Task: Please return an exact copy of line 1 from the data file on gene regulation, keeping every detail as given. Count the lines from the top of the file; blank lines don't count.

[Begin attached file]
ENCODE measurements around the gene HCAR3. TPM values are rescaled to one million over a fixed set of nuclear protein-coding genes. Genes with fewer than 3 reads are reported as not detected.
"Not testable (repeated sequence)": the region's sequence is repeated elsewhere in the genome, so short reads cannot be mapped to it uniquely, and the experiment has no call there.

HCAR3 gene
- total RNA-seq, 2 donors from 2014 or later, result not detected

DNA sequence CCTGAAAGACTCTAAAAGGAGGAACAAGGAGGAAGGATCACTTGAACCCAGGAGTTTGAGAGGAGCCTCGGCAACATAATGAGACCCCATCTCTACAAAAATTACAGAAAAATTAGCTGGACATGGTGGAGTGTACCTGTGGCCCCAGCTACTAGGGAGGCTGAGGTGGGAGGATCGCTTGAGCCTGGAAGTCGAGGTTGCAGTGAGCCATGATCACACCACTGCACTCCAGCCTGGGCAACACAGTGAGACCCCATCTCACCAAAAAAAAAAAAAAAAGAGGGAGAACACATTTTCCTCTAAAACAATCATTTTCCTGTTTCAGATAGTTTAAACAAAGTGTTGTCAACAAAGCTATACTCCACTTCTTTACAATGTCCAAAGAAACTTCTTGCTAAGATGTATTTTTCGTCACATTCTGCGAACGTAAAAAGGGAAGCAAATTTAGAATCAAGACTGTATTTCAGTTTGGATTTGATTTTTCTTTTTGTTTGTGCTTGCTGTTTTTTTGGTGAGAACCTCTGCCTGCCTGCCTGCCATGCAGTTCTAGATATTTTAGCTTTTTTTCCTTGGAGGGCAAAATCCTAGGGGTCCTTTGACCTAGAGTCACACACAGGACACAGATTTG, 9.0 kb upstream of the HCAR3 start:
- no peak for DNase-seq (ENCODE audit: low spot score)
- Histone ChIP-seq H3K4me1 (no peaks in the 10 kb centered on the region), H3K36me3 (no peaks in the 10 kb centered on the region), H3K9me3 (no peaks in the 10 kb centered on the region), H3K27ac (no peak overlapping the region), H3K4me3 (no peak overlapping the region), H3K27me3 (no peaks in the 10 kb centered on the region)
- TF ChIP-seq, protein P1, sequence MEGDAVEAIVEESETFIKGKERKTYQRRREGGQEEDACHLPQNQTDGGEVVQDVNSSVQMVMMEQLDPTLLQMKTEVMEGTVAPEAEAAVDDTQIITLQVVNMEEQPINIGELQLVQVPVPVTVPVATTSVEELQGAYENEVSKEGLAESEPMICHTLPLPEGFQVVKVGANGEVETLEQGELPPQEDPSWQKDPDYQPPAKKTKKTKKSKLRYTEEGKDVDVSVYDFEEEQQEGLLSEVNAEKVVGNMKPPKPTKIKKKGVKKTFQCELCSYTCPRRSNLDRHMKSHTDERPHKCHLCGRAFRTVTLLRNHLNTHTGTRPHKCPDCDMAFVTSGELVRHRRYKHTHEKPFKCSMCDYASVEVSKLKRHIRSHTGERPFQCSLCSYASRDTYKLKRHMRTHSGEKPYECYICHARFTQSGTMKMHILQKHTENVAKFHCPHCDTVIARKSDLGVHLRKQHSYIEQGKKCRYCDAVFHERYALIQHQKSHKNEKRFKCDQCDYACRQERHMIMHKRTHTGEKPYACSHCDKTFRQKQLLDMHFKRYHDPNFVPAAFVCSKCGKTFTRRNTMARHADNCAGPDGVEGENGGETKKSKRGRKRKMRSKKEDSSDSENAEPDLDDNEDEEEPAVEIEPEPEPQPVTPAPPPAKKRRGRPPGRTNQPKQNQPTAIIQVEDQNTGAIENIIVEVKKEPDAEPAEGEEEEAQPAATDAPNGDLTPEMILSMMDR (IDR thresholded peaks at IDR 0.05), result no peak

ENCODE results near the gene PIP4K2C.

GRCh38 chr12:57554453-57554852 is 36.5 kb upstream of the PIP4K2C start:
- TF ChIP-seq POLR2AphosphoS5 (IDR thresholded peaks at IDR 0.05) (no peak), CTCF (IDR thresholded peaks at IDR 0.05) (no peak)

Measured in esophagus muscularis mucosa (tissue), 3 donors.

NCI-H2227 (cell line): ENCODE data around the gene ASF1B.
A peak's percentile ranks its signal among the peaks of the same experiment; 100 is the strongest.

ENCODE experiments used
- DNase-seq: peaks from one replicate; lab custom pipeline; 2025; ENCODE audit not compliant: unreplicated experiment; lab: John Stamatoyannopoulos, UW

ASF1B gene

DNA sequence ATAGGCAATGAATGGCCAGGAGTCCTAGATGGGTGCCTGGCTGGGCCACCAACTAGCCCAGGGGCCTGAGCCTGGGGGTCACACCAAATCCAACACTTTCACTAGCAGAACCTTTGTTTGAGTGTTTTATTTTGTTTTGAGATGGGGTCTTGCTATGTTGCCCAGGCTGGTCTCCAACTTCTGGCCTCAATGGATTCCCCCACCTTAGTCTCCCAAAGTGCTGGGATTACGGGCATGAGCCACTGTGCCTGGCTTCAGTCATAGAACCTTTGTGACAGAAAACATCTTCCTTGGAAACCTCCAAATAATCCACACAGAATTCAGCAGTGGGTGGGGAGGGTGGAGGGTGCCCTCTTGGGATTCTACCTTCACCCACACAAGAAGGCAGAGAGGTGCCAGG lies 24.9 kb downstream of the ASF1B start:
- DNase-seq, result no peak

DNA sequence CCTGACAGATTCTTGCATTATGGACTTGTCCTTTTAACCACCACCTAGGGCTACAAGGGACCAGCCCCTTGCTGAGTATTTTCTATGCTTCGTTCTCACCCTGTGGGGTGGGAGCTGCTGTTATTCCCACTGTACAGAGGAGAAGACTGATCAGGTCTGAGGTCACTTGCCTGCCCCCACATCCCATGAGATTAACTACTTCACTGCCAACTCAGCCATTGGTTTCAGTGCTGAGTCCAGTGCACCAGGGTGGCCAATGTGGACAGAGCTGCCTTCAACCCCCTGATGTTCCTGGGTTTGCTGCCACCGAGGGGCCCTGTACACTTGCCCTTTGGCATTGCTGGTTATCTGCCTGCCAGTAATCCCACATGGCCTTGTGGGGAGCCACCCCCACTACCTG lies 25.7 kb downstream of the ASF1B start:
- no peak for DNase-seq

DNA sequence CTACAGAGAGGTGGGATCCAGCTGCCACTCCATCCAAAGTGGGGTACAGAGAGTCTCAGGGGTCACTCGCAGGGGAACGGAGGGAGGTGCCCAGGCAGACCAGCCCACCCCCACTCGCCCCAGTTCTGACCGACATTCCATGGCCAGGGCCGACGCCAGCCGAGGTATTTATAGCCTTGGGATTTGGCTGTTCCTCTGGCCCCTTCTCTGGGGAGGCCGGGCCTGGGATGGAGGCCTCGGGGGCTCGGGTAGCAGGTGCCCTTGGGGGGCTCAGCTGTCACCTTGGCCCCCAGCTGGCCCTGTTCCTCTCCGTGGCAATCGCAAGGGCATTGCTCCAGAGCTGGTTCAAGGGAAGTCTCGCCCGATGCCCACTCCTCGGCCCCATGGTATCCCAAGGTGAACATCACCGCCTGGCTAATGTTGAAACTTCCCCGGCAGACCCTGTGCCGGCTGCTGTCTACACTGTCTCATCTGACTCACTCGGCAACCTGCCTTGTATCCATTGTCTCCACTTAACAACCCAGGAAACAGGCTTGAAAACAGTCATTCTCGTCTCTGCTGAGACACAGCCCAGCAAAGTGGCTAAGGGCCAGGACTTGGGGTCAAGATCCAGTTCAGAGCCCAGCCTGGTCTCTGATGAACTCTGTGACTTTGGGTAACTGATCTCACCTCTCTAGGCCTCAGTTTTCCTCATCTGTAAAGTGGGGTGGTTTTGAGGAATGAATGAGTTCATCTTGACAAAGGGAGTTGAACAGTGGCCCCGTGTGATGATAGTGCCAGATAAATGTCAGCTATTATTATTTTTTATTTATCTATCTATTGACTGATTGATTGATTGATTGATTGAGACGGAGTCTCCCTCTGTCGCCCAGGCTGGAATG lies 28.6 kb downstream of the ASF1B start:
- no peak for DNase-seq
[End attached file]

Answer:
ENCODE measurements around the gene HCAR3. TPM values are rescaled to one million over a fixed set of nuclear protein-coding genes. Genes with fewer than 3 reads are reported as not detected.